Baahubali: The Beginning is a 2015 Indian epic action film directed by S.S Rajamouli. The film was produced by Shobu Yarlagadda and Prasad Devineni and was shot in both Telugu and Tamil. This film was also dubbed into Malayalam, Odia and Hindi. The film stars Prabhas, Rana Daggubati, Anushka Shetty, and Tamannaah in the lead roles, with Ramya Krishna, Sathyaraj, and Nassar in supporting roles. The first of two cinematic parts, the film follows Shivudu / Shiva, an adventurous young man who helps his love Avanthika rescue Devasena, the former queen of Mahishmati who is now a prisoner under the tyrannical rule of king Bhallaladeva. The story concludes in Baahubali 2: The Conclusion.
The film was conceived by Rajamouli’s father K. V. Vijayendra Prasad, who randomly told him a story about Sivagami, a woman who carries a baby in her hand while crossing a river, and a few years later about Kattappa, which intrigued Rajamouli. His fascination with mythology and the tales of the Amar Chitra Katha comics further fuelled his interest in the story. However, it took the writers three months to complete the final draft. The soundtrack and background score were composed by M. M. Keeravani while the cinematography, production design, and VFX were handled by K. K. Senthil Kumar, Sabu Cyril and V. Srinivas Mohan respectively.
The film was made on a budget of ₹180 crore (US$25 million), making it the most expensive Indian film at its time of release. The film opened worldwide on 10 July 2015, garnering critical acclaim and record-breaking box office success. With a worldwide box office gross of ₹600 crore (US$84 million), it became the highest-grossing film in India, third highest-grossing Indian film worldwide, and highest-grossing South Indian film, at the time of its release. Its Hindi dubbed version also broke several records by becoming the highest-grossing dubbed film in India. Both budget and box office records have since been surpassed by Baahubali 2: The Conclusion, the second highest grossing Indian film of all time.
It received several accolades. It won the National Film Award for Best Special Effects and Best Feature Film, becoming the first Telugu film to win the award. At the 63rd Filmfare Awards South, the Telugu version won five awards from ten nominations, including Best Film, Best Director for Rajamouli and Best Supporting Actress for Ramya Krishna respectively. Baahubali: The Beginning became the first Indian film to be nominated for Saturn Awards, receiving five nominations at the 42nd ceremony, including Best Fantasy Film and Best Supporting Actress.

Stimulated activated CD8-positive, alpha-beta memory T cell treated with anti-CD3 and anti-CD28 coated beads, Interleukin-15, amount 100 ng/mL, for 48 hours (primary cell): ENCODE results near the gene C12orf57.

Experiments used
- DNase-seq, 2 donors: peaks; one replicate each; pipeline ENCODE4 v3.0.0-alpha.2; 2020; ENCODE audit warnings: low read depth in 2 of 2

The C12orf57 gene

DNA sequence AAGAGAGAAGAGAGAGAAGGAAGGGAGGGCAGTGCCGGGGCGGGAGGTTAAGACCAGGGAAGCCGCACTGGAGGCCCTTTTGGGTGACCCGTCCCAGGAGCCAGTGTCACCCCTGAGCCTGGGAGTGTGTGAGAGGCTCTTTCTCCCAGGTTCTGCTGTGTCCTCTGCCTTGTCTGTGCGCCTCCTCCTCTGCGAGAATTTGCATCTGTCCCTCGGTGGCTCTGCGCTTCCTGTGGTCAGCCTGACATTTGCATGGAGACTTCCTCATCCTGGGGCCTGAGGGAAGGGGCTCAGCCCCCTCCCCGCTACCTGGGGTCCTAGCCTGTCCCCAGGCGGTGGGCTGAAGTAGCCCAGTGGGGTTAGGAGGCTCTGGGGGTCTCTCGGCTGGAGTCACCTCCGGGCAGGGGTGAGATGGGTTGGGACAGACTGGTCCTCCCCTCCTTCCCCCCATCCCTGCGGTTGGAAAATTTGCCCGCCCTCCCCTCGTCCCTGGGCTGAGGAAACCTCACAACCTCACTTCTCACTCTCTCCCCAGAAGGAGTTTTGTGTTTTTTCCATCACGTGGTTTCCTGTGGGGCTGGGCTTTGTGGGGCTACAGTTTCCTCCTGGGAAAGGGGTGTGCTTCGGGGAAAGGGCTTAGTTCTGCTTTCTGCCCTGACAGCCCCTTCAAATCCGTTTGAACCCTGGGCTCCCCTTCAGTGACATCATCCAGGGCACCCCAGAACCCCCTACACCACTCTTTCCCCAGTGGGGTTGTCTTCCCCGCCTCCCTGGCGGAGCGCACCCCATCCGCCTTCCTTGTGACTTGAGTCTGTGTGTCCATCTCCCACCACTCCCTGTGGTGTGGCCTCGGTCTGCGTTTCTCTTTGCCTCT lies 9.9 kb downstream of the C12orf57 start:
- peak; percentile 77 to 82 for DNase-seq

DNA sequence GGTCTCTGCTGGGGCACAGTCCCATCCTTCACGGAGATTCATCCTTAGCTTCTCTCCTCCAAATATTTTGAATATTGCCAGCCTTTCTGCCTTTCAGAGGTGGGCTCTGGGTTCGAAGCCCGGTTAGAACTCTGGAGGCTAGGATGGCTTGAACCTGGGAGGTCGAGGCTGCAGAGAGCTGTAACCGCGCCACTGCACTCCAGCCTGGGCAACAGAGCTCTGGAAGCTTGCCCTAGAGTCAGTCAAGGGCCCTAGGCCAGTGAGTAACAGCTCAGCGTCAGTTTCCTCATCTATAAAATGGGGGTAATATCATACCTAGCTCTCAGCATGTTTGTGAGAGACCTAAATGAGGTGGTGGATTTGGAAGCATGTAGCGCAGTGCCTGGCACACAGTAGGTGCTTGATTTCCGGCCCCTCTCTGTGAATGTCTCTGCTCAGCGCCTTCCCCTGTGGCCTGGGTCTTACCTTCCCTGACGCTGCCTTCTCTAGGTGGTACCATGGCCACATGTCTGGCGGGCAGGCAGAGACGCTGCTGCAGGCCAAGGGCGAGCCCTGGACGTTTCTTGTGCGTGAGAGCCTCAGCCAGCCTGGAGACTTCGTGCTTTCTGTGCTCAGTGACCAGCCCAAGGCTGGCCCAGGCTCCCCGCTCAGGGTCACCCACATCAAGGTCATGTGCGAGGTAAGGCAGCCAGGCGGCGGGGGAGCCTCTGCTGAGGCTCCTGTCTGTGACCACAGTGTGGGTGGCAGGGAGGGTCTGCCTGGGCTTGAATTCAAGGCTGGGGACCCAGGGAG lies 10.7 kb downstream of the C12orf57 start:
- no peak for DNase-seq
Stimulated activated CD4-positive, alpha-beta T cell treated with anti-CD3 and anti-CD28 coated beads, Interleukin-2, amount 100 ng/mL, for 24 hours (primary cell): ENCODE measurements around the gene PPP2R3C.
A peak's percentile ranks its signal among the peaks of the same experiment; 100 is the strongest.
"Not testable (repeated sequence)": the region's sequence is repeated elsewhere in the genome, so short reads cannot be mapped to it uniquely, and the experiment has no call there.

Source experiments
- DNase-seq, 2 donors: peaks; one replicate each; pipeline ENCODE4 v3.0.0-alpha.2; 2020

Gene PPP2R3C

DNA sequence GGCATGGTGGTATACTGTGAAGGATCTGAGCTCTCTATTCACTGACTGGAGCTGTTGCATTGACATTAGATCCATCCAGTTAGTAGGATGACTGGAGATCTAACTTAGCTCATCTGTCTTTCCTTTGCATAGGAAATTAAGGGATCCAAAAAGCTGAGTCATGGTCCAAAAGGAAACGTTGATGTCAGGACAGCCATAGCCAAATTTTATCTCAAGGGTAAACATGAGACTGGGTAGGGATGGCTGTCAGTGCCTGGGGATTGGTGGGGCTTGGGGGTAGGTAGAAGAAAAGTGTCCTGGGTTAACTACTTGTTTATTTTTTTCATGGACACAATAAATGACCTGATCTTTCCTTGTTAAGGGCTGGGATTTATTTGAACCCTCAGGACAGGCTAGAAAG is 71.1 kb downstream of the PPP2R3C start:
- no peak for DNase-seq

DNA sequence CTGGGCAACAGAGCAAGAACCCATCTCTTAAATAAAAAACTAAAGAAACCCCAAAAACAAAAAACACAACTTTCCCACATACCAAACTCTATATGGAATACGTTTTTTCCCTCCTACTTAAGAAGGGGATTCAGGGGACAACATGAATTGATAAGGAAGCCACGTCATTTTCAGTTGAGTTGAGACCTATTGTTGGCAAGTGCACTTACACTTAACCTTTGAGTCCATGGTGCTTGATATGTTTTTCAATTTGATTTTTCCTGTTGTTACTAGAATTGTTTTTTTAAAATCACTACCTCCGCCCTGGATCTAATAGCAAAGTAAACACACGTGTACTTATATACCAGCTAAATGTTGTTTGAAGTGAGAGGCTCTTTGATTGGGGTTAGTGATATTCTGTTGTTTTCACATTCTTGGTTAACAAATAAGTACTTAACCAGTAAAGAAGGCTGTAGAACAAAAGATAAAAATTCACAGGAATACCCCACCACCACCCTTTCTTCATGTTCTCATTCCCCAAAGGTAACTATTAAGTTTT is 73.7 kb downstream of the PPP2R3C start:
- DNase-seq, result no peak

In the ancient Kingdom of Mahishmati in India, Sivagami, the queen (Ramya Krishnan), emerges from a cave adjoining a big waterfall, carrying a baby. She kills the soldiers pursuing her and sacrifices herself to save the baby. Local villagers spot the queen carrying the baby while almost drowning in the river and rescue the infant. The queen drowns after pointing towards the mountain above the waterfall. Sanga (Rohini) and her husband name the infant Shivudu / Shiva and raise him as their own son. They seal the cave fearing that someone may come to take away the child.
Shivudu (Prabhas) grows up to be a well-built young man aspiring to hike the mountain and makes many unsuccessful attempts at it. It is revealed that he possesses unnatural strength. He then finds a mask of a girl which falls from the waterfall. Driven to find out the identity of the girl, he climbs the mountain again and succeeds this time.
On top of the waterfall, Shivudu discovers that the mask belongs to Avanthika (Tamannaah), a rebellious warrior whose group has indulged in a guerrilla warfare against king Bhallala Deva / Pallvalathevan (Rana Daggubati) of Mahishmati Kingdom. The group intends to rescue their former queen Devasena / Thevasenai (Anushka Shetty) who has been chained in the kingdom for the past 25 years. Avanthika is given the opportunity to rescue the queen.
Avanthika falls in love with Shivudu after she finds out that he has climbed the waterfall for her. Shivudu pledges to help her in her mission and sneaks into Mahishmati to rescue Devasena. Shivudu rescues her and flees along with her but is chased down by the king’s Royal slave Kattappa (Sathyaraj), known for his great warrior abilities. After Shivudu beheads Bhadra (Adivi Sesh), Bhalla Deva’s son, Kattappa drops his weapons on realizing that Shivudu is Mahendra Baahubali, the son of late king Amarendra Baahubali.
A flashback reveals Amarendra Bahubali’s past. Amarendra’s mother died while giving him birth, while his father had died much before that. Sivagami takes charge of running the kingdom with Kattapa’s assistance until a new king is elected. Amarendra Bahubali and Bhallala Deva are brought up together, trained in all areas including arts, science, disguise, politics and warfare, but both of them have different approaches towards kingship. Amarendra Baahubali is liberal to everyone but Bhallala Deva is violent and achieves his goals with any means possible.